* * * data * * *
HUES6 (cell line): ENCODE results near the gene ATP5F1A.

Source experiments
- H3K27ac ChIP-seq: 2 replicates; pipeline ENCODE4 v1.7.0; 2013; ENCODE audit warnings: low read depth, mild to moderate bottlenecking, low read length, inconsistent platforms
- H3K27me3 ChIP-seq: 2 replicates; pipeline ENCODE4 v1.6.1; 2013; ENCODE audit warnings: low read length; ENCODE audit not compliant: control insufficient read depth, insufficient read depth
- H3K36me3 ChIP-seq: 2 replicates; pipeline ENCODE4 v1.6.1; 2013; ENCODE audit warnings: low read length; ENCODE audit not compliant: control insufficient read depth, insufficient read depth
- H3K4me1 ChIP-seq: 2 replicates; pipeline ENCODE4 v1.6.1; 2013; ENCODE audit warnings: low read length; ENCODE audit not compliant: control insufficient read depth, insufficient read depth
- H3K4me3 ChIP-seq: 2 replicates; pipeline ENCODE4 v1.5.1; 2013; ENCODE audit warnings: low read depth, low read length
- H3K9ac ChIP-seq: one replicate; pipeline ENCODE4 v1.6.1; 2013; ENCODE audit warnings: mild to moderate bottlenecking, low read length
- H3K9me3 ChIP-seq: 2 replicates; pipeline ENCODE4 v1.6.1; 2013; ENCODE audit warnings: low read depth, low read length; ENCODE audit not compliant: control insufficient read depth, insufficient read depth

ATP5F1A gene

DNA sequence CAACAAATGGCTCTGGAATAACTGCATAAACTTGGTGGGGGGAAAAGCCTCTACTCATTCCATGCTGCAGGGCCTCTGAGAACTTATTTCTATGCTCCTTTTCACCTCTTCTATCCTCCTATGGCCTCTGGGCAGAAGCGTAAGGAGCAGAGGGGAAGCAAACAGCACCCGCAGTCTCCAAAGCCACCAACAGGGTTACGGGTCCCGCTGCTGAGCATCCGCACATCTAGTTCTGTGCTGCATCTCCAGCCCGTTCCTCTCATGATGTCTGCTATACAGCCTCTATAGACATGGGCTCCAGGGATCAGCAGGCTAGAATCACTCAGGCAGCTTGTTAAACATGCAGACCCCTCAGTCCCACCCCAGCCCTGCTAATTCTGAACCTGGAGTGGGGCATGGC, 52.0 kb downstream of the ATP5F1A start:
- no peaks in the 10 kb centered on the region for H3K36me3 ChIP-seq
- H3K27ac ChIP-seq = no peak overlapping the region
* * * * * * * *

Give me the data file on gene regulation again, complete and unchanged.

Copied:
HUES6 (cell line): ENCODE results near the gene ATP5F1A.

Source experiments
- H3K27ac ChIP-seq: 2 replicates; pipeline ENCODE4 v1.7.0; 2013; ENCODE audit warnings: low read depth, mild to moderate bottlenecking, low read length, inconsistent platforms
- H3K27me3 ChIP-seq: 2 replicates; pipeline ENCODE4 v1.6.1; 2013; ENCODE audit warnings: low read length; ENCODE audit not compliant: control insufficient read depth, insufficient read depth
- H3K36me3 ChIP-seq: 2 replicates; pipeline ENCODE4 v1.6.1; 2013; ENCODE audit warnings: low read length; ENCODE audit not compliant: control insufficient read depth, insufficient read depth
- H3K4me1 ChIP-seq: 2 replicates; pipeline ENCODE4 v1.6.1; 2013; ENCODE audit warnings: low read length; ENCODE audit not compliant: control insufficient read depth, insufficient read depth
- H3K4me3 ChIP-seq: 2 replicates; pipeline ENCODE4 v1.5.1; 2013; ENCODE audit warnings: low read depth, low read length
- H3K9ac ChIP-seq: one replicate; pipeline ENCODE4 v1.6.1; 2013; ENCODE audit warnings: mild to moderate bottlenecking, low read length
- H3K9me3 ChIP-seq: 2 replicates; pipeline ENCODE4 v1.6.1; 2013; ENCODE audit warnings: low read depth, low read length; ENCODE audit not compliant: control insufficient read depth, insufficient read depth

ATP5F1A gene

DNA sequence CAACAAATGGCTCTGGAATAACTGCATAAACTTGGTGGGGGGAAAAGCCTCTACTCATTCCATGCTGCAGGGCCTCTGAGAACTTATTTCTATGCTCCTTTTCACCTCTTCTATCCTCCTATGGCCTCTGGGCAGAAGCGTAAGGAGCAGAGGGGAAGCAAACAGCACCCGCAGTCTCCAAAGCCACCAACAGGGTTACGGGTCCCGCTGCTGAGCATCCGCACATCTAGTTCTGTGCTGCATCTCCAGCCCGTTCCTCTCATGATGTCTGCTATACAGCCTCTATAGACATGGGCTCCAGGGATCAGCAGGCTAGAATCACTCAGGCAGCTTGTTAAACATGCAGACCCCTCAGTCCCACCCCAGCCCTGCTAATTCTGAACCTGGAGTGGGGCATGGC, 52.0 kb downstream of the ATP5F1A start:
- no peaks in the 10 kb centered on the region for H3K36me3 ChIP-seq
- H3K27ac ChIP-seq = no peak overlapping the region